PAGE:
There is a discussion around the Internet of Things that started years ago as a muted murmur and is now growing into a loud uproar. At the core of it is the fact that in just five years, 50 billion devices and things that were never connected to the Internet will be.
And all of those devices need some level of security.
While the Internet of Things, or IoT, is mostly unknown to the majority of Americans, the U.S. government is quite focused on it. Last month, Federal Trade Commission Chairwoman Edith Ramirez said in her Consumer Electronics Show keynote:
In the not too distant future, many, if not most, aspects of our everyday lives will leave a digital trail. That data trove will contain a wealth of revealing information that, when patched together, will present a deeply personal and startlingly complete picture of each of us -- one that includes details about our financial circumstances, our health, our religious preferences, and our family and friends.
And just last week, the U.S. Senate held its first meeting on the Internet of Things with Senator Bill Nelson of Florida saying that IoT security issues are, "not the stuff of TV drama -- these are real threats not only to our nation's cybersecurity but also to our physical safety."
If that was not enough, Representatives Darrell Issa and Suzan DelBene recently formed a new Congressional Caucus on the Internet of Things to help their counterparts understand the pitfalls and potential of this tech trend.
This is not a case of Congress overreacting to something they do not understand but rather the U.S. government acknowledging that the IoT is far from secure.
The threat is real but so are the solutions
Last year, HP released a report showing that 70% of the top IoT home devices used unencrypted network services, and 80% of them had serious security problems.
Cryptographer and security expert Bruce Schneier told the Harvard Business Review last year that IoT security is essentially an afterthought -- "These are devices that are made cheaply with very low margins, and the companies that make them don't have the expertise to secure them."
But despite the current problems with Internet of Things security, there are tech companies taking this very seriously.
Just last week, ARM Holdings (NASDAQ:ARMH) purchased Dutch IoT security firm, Offspark. ARM says it will use the tech in its embedded software to offer security and cryptography for IoT device makers. Right now, Offspark tech is used in sensor modules, communication modules, and smartphones. ARM said it will keep the software open to developers who want to use it for commercial purposes.
ARM rival, Intel (NASDAQ:INTC) is knee-deep in IoT security as well, and the vice president of its Internet of Things division, Doug Davis, spoke at the Congressional meeting. In prepared remarks, Davis told the Senate group, "We believe that security is the foundation of IoT, and it is fundamental to Intel's roadmap planning."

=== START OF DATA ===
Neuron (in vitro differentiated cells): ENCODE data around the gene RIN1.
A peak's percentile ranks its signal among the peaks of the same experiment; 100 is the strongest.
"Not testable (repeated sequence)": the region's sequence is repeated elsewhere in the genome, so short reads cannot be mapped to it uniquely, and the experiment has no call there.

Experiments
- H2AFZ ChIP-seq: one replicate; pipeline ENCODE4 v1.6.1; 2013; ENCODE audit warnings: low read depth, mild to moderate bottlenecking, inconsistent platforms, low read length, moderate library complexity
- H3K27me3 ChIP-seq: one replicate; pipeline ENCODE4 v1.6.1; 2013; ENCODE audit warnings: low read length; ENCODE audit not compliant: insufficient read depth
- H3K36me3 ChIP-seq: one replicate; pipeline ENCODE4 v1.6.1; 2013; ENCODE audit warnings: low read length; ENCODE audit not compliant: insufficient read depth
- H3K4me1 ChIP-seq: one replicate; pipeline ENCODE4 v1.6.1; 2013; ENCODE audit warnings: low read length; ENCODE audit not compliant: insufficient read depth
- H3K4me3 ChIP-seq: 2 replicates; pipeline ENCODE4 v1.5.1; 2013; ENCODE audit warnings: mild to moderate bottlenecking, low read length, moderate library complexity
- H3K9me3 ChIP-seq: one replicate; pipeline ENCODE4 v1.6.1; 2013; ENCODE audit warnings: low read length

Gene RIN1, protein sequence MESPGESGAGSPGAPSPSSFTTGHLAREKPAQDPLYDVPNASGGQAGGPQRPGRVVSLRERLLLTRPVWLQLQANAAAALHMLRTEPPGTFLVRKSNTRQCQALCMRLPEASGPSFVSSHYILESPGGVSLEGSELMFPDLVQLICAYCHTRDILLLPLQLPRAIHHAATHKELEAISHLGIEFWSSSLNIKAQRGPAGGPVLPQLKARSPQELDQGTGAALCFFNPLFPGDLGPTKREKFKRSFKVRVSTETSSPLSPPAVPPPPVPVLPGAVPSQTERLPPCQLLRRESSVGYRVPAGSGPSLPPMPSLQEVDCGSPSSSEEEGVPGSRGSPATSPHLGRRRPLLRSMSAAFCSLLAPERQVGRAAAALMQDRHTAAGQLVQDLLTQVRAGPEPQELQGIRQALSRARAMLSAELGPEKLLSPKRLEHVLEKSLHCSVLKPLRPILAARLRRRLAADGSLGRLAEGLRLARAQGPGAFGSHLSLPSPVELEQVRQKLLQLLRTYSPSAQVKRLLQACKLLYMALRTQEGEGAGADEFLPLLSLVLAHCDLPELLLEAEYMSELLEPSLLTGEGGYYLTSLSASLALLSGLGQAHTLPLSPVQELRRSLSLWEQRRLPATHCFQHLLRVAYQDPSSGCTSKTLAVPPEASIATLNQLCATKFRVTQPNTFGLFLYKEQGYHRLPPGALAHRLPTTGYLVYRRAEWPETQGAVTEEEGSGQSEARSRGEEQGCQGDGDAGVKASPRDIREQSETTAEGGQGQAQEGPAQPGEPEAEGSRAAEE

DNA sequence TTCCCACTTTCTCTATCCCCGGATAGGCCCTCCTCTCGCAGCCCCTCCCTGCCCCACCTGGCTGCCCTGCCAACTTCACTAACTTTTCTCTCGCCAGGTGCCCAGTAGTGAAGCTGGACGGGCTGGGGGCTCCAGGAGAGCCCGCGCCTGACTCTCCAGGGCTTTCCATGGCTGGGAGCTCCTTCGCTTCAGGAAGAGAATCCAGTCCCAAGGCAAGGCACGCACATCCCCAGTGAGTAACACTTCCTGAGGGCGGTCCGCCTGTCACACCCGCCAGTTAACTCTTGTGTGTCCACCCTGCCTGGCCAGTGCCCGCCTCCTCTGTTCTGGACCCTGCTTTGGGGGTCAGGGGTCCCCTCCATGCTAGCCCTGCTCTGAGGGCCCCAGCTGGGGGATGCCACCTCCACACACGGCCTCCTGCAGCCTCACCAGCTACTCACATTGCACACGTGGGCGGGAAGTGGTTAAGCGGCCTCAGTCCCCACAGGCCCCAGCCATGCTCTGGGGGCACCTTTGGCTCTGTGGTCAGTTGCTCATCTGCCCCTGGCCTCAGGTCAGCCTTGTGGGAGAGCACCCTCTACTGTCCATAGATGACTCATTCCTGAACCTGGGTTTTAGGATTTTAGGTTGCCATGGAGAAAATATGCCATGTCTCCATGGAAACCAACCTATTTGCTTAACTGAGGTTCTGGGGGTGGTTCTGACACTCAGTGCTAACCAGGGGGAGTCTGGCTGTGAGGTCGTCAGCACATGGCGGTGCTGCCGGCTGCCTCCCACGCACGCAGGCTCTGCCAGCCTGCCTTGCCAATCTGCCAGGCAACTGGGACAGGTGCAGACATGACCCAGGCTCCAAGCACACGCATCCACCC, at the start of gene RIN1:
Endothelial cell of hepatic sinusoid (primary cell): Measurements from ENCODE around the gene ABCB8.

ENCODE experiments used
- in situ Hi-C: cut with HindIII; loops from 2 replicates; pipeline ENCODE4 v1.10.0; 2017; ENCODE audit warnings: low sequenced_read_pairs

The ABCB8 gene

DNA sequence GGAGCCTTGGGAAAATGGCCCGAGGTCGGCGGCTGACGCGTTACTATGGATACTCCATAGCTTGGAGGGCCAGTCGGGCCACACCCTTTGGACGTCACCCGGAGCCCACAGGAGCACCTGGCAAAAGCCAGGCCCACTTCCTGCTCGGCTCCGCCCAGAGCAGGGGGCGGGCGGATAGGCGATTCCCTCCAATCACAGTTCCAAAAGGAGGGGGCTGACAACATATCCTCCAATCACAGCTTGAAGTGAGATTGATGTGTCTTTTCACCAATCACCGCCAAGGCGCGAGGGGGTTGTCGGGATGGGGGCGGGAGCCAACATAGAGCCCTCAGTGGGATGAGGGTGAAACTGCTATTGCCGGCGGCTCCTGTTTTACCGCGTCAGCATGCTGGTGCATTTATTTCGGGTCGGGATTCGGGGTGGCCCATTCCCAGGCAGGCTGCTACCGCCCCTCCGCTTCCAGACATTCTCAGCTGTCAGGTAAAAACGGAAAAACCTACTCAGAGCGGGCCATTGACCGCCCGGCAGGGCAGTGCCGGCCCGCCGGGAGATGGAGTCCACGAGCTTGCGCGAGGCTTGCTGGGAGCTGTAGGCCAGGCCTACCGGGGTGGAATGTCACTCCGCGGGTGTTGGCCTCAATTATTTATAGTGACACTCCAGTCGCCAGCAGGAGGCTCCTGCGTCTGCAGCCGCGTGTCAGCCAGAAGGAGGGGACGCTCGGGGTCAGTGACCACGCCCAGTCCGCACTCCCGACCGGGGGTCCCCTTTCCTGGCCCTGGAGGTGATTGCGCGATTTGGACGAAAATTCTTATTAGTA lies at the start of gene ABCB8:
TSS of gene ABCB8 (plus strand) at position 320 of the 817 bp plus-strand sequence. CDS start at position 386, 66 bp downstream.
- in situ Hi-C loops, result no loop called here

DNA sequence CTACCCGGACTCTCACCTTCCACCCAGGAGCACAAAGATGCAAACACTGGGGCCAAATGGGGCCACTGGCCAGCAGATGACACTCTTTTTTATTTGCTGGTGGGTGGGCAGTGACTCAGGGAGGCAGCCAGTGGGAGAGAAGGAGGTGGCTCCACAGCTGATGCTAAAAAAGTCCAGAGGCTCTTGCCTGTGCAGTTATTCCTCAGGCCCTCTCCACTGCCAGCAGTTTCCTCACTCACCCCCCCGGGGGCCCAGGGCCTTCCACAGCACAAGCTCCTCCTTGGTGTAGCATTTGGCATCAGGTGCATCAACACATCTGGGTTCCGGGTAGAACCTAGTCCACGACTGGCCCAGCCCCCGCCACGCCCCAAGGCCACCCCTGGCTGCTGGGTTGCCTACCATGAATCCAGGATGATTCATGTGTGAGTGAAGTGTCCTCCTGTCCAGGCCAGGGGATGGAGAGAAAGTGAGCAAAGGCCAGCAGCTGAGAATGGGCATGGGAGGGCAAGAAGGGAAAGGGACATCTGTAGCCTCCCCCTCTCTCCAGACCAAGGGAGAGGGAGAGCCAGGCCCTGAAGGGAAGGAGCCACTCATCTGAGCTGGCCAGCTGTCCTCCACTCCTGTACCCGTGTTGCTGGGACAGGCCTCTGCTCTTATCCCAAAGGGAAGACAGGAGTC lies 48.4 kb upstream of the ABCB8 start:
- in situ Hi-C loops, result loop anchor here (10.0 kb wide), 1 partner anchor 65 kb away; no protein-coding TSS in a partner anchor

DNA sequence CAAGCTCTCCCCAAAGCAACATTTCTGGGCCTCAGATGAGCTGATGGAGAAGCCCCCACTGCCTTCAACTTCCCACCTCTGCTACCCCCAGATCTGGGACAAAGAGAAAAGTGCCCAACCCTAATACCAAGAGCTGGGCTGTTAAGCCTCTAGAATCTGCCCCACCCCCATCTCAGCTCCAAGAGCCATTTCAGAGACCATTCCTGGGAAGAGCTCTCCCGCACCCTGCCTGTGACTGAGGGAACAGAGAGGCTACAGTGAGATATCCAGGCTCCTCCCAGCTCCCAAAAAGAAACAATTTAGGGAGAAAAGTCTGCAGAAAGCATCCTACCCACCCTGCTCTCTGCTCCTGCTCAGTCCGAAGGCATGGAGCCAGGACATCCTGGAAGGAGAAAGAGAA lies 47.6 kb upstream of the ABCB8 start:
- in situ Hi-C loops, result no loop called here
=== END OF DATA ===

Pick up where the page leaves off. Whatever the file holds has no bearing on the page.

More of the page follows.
And the company is doing more than just talk. Back in December, Intel launched a new Internet of Things platform with Accenture, SAP, Dell, and others -- and baked security right into the software.
A touch of government intervention
But lapses in security and privacy are sure to plague IoT connections for some time. Just last week, it was revealed that Samsung smart TVs are listening to private conversations. The company warned users not to have sensitive conversations in front of the television as the recordings could be sent to third parties.
Clearly, the Internet of Things needs a bigger security push, and creepy, eavesdropping televisions are a prime example of companies failing miserably to protect consumers.
And that is why the FTC and Congress are starting conversations around the Internet of Things.
The FTC argued that it is still premature for Congress to set any legislation, and some congressional leaders are reluctant to do so as well. Senator John Thune of South Dakota had this to say on the matter:
Let's tread carefully and thoughtfully before we consider stepping in with a "government knows best" mentality that could halt innovation and growth. Let's treat the Internet of Things with the same light touch that has caused the Internet to be such a great American success story.
For now, it is up to ARM, Intel, and others to build the necessary security to make the IoT safe for consumers. While security in and of itself may not be a lucrative business, getting the technology right -- and grabbing an early foothold -- could be. IDC estimates the Internet of Things will be worth about $7 trillion by 2020, and Cisco Systems says revenue and savings from the Internet of Things will top $19 trillion by 2025.
With consumer privacy issues, massive revenues, and potential government regulation looming, it is clear tech companies do not have a choice but to take Internet of Things security seriously -- let's just hope they all do so very soon.